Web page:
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Gene That Causes Lou Gherig's Disease Discovered

By Nicole Sherry
Staff Reporter

Researchers reported Thursday the discovery of the gene, which causes one form of Lou Gehrig's disease, a disorder which results in muscle deterioration, paralysis and death, when the gene is defective.

H. Robert Horvitz '68, professor of biology, Robert H. Brown of the Massachusetts General Hospital, and Teepu Siddique of the Northwestern University Medical School led 29 scientists working at 13 research institutions across North America in the search for the gene.

The scientists examined genetic material from 18 patients affected by the familial version of Lou Gehrig's disease, also known as amyotrophic lateral sclerosis. In 13 patients, researchers found a mutation in the superoxide gene, which produces the enzyme superoxide dismutase. When this enzyme is healthy, it deactivates free-radicals, biproducts of metabolism which can destroy cells.

Since there is already much known about how this gene operates, therapies for the disease may be possible sooner than researchers previously expected. However, there are still many questions researchers must answer before they can propose possible treatments.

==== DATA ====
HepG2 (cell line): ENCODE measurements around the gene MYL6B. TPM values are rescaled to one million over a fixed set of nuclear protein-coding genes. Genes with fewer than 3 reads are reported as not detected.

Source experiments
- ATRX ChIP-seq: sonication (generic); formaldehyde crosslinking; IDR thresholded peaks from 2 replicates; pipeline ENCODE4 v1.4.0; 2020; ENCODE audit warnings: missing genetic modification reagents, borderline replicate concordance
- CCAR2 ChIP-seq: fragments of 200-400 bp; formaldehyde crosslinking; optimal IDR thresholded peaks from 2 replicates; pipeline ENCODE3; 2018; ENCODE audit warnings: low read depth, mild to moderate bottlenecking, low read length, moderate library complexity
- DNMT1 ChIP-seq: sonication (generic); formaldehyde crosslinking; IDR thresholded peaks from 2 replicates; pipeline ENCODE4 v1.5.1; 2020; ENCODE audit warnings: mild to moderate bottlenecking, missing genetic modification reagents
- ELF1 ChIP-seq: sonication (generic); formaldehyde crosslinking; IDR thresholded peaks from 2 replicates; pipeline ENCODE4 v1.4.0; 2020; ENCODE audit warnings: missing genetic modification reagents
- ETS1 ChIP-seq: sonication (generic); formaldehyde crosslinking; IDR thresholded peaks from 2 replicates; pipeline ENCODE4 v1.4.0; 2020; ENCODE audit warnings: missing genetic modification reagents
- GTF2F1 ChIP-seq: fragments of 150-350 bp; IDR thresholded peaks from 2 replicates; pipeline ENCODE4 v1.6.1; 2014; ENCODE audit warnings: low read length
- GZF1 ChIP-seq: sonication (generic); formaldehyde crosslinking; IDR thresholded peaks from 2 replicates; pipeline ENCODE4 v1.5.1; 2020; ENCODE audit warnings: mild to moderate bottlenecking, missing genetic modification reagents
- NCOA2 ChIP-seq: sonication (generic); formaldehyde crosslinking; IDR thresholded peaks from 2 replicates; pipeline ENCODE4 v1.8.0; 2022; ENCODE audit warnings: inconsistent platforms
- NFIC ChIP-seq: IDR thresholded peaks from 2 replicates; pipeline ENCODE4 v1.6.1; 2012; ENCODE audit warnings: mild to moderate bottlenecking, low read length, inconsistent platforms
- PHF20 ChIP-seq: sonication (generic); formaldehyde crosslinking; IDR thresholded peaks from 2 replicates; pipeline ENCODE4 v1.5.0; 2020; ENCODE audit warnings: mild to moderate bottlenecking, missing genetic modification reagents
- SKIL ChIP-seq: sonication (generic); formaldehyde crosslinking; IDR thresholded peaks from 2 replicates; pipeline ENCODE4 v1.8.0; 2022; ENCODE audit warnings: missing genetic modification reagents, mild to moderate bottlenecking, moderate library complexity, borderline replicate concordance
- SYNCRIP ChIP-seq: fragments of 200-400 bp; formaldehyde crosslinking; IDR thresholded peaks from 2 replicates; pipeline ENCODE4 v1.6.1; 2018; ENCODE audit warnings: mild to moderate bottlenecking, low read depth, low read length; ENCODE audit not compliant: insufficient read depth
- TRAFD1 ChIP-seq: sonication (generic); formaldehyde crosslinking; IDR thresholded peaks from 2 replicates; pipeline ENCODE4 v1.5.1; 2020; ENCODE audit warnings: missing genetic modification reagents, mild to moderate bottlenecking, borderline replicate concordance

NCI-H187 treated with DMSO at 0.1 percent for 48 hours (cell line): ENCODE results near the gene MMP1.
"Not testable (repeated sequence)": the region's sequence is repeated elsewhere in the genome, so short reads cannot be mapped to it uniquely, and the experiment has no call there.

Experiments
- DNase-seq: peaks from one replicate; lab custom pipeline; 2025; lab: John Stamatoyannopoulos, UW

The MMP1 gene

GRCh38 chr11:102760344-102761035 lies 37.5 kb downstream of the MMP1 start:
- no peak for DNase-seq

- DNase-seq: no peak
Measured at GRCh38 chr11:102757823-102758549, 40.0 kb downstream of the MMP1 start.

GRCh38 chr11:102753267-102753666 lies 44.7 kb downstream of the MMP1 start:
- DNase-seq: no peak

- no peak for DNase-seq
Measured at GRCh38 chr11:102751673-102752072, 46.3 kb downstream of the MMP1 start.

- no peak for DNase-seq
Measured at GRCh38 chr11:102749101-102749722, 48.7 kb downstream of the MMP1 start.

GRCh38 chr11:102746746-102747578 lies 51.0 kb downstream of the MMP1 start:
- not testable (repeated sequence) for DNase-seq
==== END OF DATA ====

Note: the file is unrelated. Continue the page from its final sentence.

"More questions remain unresolved than have been answered so far. The first question we have is, what do the mutations do? Do they increase or decrease the activity [of the enzyme]?" Horvitz said.

Researchers' other immediate goals are to determine whether the other individuals with the familial version of ALS have defects in the superoxide gene and to look for other genes which may be involved in ALS, Horvitz said.

For those who have the familial version, the new discovery will have immediate effects. These individuals will now be able to have a genetic test which will tell them if they have a mutation in the superoxide gene. This will enable doctors to council patients on the likelihood that they will develop ALS and to do prenatal diagnoses.

Although only about 10 percent of the 20,000 to 30,000 people with Lou Gehrig's disease have the familial version, the symptoms are identical in both versions of ALS and, therefore, therapies developed through studying the superoxide gene will likely apply to many of the sporadic cases. In addition, researchers will investigate whether people who do not have the familial version have mutations in the superoxide gene, Horvitz said.

Scientists also hope that this new finding will aid the research of other diseases. Free radicals have been linked to tissue damage caused by aging, Parkinson's disease, Alzheimer's disease and others. Discovering the role of the free-radicals in Lou Gehrig's disease may lead to new treatments for these other conditions.